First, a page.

Obsessive-Compulsive and Related Disorders


Elias Aboujaoude, M.D., M.A.
Dr. Elias Aboujaoude is a Clinical Professor and the Director of the OCD Clinic and the Impulse Control Disorders Clinic at the Stanford University School of Medicine. He received a BS in Molecular and Cell Biology and a BA in French Literature from the University of California at Berkeley. He then went on to complete his MD and an MA in Comparative Literature at Stanford University, where he also completed his residency in Psychiatry. In the OCD Research Program, Dr. Aboujaoude has seen patients for studies on depression, dysthymia, anxiety, pathological gambling and OCD. He is the author and co-editor of several books, including: Compulsive Acts: A Psychiatrist's Tales of Ritual and Obsession and Virtually You: The Dangerous Powers of the E-Personality.

Alan Ringold, M.D.
Dr. Ringold graduated from Tulane University School of Medicine and completed a Residency in Internal Medicine at Stanford and a Residency in Psychiatry at the University of Pennsylvania. Since 1969, he has been in the private practice of psychiatry in Palo Alto and on the Clinical Faculty at Stanford Medical School where he has the position of Clinical Professor of Psychiatry. Dr. Ringold has been an investigator in the use of Anafranil in Obsessive Compulsive Disorder and a co-investigator in the use of Prozac and Zoloft in the treatment of OCD. He is a Fellow of the American Psychiatric Association and has served as an Examiner for the American Board of Psychiatry and Neurology.

Carolyn Rodriguez, M.D., Ph.D.
Dr. Rodriguez is an Assistant Professor and Director of Translational OCD Research at Stanford University School of Medicine. She graduated from Harvard University with a degree in Computer Science and completed her M.D., Ph.D at Harvard Medical School. She completed her psychiatry residency and postdoctoral fellowship at Columbia University. She was recruited in July, 2015 to direct the Rodriguez Translational Therapeutics Lab, which utilizes an interdisciplinary approach to find novel treatments for patients suffering from compulsive behaviors such as Obsessive-Compulsive Disorder (OCD) and hoarding disorder. In addition to her research, Dr. Rodriguez also works to educate the public about compulsive behaviors and anxiety disorders by contributing to The Huffington Post on topics such as clutter, ketamine, and the science of fear.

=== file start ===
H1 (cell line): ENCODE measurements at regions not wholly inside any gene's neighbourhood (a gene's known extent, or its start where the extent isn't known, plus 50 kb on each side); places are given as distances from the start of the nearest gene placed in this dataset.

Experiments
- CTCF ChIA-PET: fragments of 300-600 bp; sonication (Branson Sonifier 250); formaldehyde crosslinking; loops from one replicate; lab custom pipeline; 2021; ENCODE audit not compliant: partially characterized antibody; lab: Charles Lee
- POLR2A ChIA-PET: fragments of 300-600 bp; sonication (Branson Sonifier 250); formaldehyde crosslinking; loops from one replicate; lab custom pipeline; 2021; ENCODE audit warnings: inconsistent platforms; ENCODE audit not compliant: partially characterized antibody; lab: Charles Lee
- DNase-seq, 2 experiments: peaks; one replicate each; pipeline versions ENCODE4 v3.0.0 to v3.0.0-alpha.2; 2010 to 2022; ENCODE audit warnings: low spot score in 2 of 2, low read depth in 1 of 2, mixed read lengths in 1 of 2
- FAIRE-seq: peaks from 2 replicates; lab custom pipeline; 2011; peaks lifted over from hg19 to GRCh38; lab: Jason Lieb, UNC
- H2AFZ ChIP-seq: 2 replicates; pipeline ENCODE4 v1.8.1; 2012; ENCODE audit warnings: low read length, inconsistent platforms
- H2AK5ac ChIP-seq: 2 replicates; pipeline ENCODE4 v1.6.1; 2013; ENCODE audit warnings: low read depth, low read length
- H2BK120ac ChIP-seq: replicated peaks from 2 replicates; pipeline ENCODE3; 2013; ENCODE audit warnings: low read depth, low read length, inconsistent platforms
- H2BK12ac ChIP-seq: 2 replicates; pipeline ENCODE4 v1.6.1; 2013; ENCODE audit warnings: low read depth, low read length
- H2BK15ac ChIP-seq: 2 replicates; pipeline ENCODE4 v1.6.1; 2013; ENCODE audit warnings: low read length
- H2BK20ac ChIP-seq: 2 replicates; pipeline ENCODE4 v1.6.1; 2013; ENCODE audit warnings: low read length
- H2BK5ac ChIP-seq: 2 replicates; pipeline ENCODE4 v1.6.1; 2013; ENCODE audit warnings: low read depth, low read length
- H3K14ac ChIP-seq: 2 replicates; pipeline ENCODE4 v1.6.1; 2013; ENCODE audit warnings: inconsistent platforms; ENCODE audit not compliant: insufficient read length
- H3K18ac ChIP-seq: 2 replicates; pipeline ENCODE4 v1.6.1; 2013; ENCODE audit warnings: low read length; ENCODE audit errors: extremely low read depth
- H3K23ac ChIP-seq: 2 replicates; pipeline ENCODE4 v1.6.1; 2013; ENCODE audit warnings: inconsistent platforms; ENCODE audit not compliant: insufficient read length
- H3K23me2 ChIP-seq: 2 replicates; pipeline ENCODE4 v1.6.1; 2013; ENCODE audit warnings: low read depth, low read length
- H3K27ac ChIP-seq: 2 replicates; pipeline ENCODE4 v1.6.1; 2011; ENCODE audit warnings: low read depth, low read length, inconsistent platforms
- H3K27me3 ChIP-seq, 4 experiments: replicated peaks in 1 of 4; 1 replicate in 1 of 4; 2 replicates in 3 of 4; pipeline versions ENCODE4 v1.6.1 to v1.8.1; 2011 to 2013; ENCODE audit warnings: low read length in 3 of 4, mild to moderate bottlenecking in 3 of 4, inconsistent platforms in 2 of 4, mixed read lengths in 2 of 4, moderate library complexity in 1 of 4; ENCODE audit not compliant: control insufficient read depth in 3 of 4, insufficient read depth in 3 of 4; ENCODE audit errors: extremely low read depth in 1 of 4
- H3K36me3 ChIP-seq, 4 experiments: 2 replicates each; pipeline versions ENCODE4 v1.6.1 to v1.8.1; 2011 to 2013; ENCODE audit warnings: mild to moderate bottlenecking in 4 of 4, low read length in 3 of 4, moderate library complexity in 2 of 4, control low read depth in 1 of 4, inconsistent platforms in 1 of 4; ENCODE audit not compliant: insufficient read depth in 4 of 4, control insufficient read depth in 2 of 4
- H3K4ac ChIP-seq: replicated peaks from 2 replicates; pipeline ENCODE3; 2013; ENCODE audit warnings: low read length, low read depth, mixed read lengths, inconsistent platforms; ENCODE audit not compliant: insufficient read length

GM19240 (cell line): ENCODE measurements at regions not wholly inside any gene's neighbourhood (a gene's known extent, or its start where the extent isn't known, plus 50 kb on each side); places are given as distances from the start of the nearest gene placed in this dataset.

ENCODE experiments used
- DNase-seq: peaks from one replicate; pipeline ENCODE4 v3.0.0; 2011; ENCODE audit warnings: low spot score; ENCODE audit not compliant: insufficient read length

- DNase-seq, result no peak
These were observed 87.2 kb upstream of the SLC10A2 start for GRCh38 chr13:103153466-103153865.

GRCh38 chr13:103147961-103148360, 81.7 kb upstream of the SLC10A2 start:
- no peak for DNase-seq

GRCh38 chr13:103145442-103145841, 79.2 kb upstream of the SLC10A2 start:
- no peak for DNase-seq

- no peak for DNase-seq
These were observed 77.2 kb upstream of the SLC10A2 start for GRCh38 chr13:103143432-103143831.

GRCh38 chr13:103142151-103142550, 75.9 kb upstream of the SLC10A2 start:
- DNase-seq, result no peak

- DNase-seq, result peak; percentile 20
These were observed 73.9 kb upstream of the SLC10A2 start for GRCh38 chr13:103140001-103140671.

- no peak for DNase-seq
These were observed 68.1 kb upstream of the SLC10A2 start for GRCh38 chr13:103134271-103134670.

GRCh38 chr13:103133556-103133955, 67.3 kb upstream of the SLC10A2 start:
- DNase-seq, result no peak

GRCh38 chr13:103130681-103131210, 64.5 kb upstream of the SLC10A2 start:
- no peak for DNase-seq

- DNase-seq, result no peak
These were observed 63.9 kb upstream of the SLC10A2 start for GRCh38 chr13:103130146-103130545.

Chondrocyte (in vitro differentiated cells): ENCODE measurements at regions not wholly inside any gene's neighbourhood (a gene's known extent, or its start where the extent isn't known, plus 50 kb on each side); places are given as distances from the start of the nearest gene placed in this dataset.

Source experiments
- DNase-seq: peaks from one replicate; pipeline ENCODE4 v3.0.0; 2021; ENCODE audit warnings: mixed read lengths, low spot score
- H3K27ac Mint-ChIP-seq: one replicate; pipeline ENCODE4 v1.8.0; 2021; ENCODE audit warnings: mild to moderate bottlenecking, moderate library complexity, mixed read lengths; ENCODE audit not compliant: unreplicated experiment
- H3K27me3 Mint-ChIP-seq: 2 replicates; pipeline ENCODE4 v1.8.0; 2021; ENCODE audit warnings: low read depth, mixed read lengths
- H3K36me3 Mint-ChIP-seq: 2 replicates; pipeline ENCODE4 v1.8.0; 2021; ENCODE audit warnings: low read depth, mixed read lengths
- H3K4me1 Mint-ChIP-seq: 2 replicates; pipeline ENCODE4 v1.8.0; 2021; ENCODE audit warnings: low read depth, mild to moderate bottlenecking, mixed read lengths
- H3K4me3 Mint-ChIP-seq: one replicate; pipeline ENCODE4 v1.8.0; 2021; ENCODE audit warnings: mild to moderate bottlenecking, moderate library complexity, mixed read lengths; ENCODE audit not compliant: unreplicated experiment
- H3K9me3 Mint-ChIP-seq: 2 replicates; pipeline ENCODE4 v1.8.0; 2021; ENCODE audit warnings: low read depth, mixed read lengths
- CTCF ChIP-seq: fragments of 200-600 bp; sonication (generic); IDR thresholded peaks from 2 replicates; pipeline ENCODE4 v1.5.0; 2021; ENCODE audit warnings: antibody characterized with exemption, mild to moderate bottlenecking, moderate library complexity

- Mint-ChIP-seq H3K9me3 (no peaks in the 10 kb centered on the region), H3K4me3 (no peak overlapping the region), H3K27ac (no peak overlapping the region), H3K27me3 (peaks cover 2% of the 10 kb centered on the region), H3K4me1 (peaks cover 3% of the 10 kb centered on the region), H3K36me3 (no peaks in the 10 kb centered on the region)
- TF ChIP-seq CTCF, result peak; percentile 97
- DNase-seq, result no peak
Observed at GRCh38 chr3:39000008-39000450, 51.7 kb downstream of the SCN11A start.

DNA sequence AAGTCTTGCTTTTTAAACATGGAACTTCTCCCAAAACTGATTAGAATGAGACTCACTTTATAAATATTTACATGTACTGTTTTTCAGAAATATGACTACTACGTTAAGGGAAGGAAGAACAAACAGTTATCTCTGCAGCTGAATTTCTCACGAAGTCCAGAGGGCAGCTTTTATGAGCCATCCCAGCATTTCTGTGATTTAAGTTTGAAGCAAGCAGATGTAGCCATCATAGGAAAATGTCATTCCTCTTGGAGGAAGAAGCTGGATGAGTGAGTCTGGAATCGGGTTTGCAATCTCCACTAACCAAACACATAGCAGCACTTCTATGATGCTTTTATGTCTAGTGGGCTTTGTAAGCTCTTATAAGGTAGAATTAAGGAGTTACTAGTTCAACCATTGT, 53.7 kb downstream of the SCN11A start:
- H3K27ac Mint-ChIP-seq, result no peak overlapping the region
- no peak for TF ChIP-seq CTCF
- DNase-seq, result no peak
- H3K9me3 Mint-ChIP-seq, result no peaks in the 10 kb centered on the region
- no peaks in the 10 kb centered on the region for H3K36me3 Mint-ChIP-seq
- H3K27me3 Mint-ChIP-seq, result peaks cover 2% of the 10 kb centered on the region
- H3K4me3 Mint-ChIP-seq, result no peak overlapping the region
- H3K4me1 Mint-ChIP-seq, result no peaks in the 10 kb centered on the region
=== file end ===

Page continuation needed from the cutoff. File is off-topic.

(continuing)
Nolan Williams, M.D.
Dr. Williams is an Instructor and Director of the Clinical Transcranial Magnetic Stimulation Research Program.  Dr. Williams’ life-long interest in the neurosciences has led him to pursue a career in medicine. During medical school, he developed a specific interest in focal brain stimulation for neuropsychiatric illness and sought a combined psychiatry-neurology residency program that would give him excellent clinical exposure to a wide variety of brain stimulation modalities, a built-in research fellowship, and opportunities to work with mentors experienced in neuropsychiatric trial design and implementation. His search kept me at the Medical University of South Carolina where, under the guidance of his mentors, Drs. Mark George and Ziad Nahas, he fostered the skills necessary to become an interventional neuropsychiatrist and physician-scientist. During his residency training, Dr. Williams also had the unique opportunity to complete the Interventional Psychiatry Track that he helped to establish while at MUSC. Dr. Williams published a method for integrating interventional psychiatry into residency and fellowship training, which has become a model system across the country. Through this interventional psychiatry track, Dr. Williams was able to develop clinical rTMS as well as deep brain stimulation programming skillsets. During his research fellowship, he completed a five-year follow-up study of five patients who received epidural cortical stimulation (EpCS) for treatment-resistant depression. He also worked as a Co-I on a study investigating interleaved TMS-BOLD as a tool to probe the neural circuitry affected in Tourette's syndrome.

Lorrin M. Koran, M.D.
Dr. Lorrin Koran is Professor Emeritus of Psychiatry and Behavioral Sciences at Stanford University School of Medicine. After an illustrious career in research and clinical care, including many years as Director of the OCD Clinic, Dr. Koran is now fully retired from clinical practice. However, he still gives generously of his time to the clinic and frequently consults with faculty and trainees.

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